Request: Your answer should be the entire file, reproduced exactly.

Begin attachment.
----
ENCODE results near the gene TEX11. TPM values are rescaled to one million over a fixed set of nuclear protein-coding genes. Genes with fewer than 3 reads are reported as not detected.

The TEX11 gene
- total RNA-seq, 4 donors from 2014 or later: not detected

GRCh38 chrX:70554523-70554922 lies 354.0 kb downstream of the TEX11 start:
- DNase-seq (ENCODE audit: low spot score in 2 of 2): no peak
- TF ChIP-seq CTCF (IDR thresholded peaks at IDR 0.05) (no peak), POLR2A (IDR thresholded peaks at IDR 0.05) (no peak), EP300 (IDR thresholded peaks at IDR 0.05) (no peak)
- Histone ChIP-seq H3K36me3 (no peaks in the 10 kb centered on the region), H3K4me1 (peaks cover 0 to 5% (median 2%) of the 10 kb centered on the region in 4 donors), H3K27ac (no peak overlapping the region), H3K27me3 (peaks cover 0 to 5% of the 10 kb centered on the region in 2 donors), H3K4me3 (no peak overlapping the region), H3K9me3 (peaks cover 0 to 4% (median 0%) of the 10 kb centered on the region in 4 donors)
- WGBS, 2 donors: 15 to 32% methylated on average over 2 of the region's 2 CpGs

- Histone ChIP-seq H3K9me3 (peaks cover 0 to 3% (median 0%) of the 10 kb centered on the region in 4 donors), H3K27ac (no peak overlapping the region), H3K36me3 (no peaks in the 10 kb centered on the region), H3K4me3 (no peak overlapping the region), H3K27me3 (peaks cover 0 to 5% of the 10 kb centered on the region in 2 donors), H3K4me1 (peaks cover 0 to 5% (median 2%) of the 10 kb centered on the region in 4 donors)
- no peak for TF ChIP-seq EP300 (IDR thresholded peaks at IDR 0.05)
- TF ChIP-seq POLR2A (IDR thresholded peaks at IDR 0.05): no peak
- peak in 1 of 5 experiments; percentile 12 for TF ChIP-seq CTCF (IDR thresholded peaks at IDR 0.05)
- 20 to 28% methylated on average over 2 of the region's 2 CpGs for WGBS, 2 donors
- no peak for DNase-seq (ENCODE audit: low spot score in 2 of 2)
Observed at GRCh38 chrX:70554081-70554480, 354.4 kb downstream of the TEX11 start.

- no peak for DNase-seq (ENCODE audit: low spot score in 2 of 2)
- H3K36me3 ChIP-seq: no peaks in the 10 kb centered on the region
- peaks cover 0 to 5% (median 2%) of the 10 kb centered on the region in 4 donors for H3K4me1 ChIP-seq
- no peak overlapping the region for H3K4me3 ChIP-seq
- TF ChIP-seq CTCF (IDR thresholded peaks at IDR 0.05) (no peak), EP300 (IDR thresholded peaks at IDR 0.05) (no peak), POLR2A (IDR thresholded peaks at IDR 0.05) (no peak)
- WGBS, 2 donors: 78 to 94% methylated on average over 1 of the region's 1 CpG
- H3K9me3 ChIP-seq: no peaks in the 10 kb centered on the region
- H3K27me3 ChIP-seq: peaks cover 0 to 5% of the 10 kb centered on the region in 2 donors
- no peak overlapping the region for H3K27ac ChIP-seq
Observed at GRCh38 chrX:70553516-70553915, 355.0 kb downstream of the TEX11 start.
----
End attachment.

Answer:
ENCODE results near the gene TEX11. TPM values are rescaled to one million over a fixed set of nuclear protein-coding genes. Genes with fewer than 3 reads are reported as not detected.

The TEX11 gene
- total RNA-seq, 4 donors from 2014 or later: not detected

GRCh38 chrX:70554523-70554922 lies 354.0 kb downstream of the TEX11 start:
- DNase-seq (ENCODE audit: low spot score in 2 of 2): no peak
- TF ChIP-seq CTCF (IDR thresholded peaks at IDR 0.05) (no peak), POLR2A (IDR thresholded peaks at IDR 0.05) (no peak), EP300 (IDR thresholded peaks at IDR 0.05) (no peak)
- Histone ChIP-seq H3K36me3 (no peaks in the 10 kb centered on the region), H3K4me1 (peaks cover 0 to 5% (median 2%) of the 10 kb centered on the region in 4 donors), H3K27ac (no peak overlapping the region), H3K27me3 (peaks cover 0 to 5% of the 10 kb centered on the region in 2 donors), H3K4me3 (no peak overlapping the region), H3K9me3 (peaks cover 0 to 4% (median 0%) of the 10 kb centered on the region in 4 donors)
- WGBS, 2 donors: 15 to 32% methylated on average over 2 of the region's 2 CpGs

- Histone ChIP-seq H3K9me3 (peaks cover 0 to 3% (median 0%) of the 10 kb centered on the region in 4 donors), H3K27ac (no peak overlapping the region), H3K36me3 (no peaks in the 10 kb centered on the region), H3K4me3 (no peak overlapping the region), H3K27me3 (peaks cover 0 to 5% of the 10 kb centered on the region in 2 donors), H3K4me1 (peaks cover 0 to 5% (median 2%) of the 10 kb centered on the region in 4 donors)
- no peak for TF ChIP-seq EP300 (IDR thresholded peaks at IDR 0.05)
- TF ChIP-seq POLR2A (IDR thresholded peaks at IDR 0.05): no peak
- peak in 1 of 5 experiments; percentile 12 for TF ChIP-seq CTCF (IDR thresholded peaks at IDR 0.05)
- 20 to 28% methylated on average over 2 of the region's 2 CpGs for WGBS, 2 donors
- no peak for DNase-seq (ENCODE audit: low spot score in 2 of 2)
Observed at GRCh38 chrX:70554081-70554480, 354.4 kb downstream of the TEX11 start.

- no peak for DNase-seq (ENCODE audit: low spot score in 2 of 2)
- H3K36me3 ChIP-seq: no peaks in the 10 kb centered on the region
- peaks cover 0 to 5% (median 2%) of the 10 kb centered on the region in 4 donors for H3K4me1 ChIP-seq
- no peak overlapping the region for H3K4me3 ChIP-seq
- TF ChIP-seq CTCF (IDR thresholded peaks at IDR 0.05) (no peak), EP300 (IDR thresholded peaks at IDR 0.05) (no peak), POLR2A (IDR thresholded peaks at IDR 0.05) (no peak)
- WGBS, 2 donors: 78 to 94% methylated on average over 1 of the region's 1 CpG
- H3K9me3 ChIP-seq: no peaks in the 10 kb centered on the region
- H3K27me3 ChIP-seq: peaks cover 0 to 5% of the 10 kb centered on the region in 2 donors
- no peak overlapping the region for H3K27ac ChIP-seq
Observed at GRCh38 chrX:70553516-70553915, 355.0 kb downstream of the TEX11 start.